Finding Vivian Maier – A Portrait of an Obscure Genius
It is often said that art is the means through which an artist relates to the world. For some artists, the satisfaction, the creative art gives is more than enough than recognition or popularity. These types of artists are really an enigma. In this era of twitter, Facebook, and YouTube, everybody wants to become a celebrity. Vivian Maier worked as a full-time nanny in and around New York and Chicago. She died at the age of 83, in 2009. But, what’s completely unknown till her death was that she was an extremely talented street photographer. Her brilliant, humane photographs could have made a great impact in the art world, but Vivian chose to stay strictly away from the public.
John Maloof, director of documentary “Finding Vivian Maier” is the guy who brought Maier’s works into the limelight. In 2007, while conducting a research on the history of his Chicago neighborhood (for his book), Maloof brought a big chest (for $380) at the local flea market. Inside the chest, there were thousands of undeveloped negatives which belonged to woman named Vivian Maier. He was astounded by the quality of the photographs and went on to recover other boxes from various auctions. Eventually, Maloof gathered an archive of more than 100,000 photographs. But, Maloof couldn’t find the artist of these works.
A July 2009 obituary notice finally brought Maier to Maloof’s attention. He then sets out to investigate the life of Maier, who was a nanny by trade, No one around her, including the employees weren’t aware that she was a world-class photographer. Maier’s has shot most of the photographs in the 50’s and 60’s with a help of ‘Rolliflex camera’. The pictures reveal that she had a great eye for compositions and also for the absurdities of life. Critics state that her works definitely rank among the greatest street photographers.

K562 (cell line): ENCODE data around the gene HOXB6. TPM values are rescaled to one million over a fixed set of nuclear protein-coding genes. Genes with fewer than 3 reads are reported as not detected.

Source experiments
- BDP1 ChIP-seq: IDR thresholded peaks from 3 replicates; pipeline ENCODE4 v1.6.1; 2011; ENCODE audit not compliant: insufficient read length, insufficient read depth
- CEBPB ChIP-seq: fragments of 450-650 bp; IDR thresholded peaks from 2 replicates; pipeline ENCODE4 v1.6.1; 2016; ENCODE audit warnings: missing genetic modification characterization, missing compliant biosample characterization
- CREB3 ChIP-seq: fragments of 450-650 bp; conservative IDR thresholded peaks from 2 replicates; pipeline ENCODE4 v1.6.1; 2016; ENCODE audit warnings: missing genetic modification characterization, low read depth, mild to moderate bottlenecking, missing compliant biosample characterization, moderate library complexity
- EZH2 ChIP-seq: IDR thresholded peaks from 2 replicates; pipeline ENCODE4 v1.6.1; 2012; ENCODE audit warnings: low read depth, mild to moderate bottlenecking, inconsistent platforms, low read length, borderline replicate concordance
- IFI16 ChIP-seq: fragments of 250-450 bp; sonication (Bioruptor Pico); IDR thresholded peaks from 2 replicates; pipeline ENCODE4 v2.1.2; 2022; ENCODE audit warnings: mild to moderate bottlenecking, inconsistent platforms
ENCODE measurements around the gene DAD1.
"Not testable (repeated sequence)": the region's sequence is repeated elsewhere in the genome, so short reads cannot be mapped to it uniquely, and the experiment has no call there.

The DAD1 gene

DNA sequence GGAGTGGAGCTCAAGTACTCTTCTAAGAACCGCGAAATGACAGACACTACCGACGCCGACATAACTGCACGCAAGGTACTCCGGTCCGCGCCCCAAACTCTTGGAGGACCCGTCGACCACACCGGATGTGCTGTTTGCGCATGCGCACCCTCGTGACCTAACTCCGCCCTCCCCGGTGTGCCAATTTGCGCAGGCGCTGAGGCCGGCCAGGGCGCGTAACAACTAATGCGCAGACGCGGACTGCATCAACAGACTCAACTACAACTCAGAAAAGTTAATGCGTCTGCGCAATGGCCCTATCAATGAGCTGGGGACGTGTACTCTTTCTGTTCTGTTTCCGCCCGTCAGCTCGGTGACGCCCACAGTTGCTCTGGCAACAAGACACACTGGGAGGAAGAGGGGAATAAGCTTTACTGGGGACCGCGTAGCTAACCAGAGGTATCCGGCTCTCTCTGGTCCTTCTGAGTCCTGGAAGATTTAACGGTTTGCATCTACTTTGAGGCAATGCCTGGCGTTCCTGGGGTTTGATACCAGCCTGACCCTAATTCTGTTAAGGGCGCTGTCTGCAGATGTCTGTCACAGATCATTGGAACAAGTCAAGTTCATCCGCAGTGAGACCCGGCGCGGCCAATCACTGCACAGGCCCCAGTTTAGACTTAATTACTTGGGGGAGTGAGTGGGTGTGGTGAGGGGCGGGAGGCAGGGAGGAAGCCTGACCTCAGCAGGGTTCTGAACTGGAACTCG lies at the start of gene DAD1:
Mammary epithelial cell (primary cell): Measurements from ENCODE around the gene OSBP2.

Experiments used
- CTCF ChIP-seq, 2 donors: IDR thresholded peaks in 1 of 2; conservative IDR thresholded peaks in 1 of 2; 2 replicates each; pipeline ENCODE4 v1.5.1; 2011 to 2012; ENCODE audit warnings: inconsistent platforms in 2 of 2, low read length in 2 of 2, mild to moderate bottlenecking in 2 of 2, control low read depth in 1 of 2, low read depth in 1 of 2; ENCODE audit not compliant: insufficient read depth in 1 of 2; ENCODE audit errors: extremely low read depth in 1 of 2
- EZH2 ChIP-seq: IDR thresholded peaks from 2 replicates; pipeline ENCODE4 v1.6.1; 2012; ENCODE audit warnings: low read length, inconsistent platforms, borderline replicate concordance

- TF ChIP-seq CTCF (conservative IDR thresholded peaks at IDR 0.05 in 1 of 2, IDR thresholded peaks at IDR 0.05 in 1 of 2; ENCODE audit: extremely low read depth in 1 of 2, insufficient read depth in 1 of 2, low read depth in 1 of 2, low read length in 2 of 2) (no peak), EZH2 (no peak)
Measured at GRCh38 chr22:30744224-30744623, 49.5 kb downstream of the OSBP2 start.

Maloof builds the personal portrait of Maier, who seems to be an independent, eccentric, and very private woman. She was also a hoarder, who has filled every inch of her place with newspapers and various other ordinary items. Maloof doesn’t shy away from Maier’s much-talked about dark persona. Her former employees (including the children) state Maier’s fiercely obsessive quality. One interviewee recalls how the nanny Maier took photographs of her brother, who was hit by a car. The boy was injured and laying on the ground, while Maier took photographs of him and the resulting commotion. The interviewees also doubt that her past might be filled with abuses.
As the documentary gets to divulge much information about Maier’s dark side, Maloof only tries to be sensationalistic and rather ignores her great artistic accomplishments. The documentary tries to address all of the throny questions about Maier, but to a certain point ignores the intentions of Maloof. As Maier had no next of kin, Maloof is the rights holder of the photos. So, it is clearly in Maloof’s interest that Maier’s pictures and story circulates around to make huge profits. The documentary isn’t sure how to address this question. At one point, Maloof asks himself about the ethics of going public without the late artist’s approval, but he doesn’t seem to go through a lot of internal struggle, and at times he hollers like a child that the museum has rejected to showcase Maier’s work.
The documentary could have been more insightful if Maloof had only stayed behind the camera. It is definitely distracted since the film-makers attempts to find the meaning of art through the artist’s neuroses. However, the best part of “Finding of Vivian Maier” is the exquisite photographs itself. These pictures compel us to keep our eyes glued to the screen.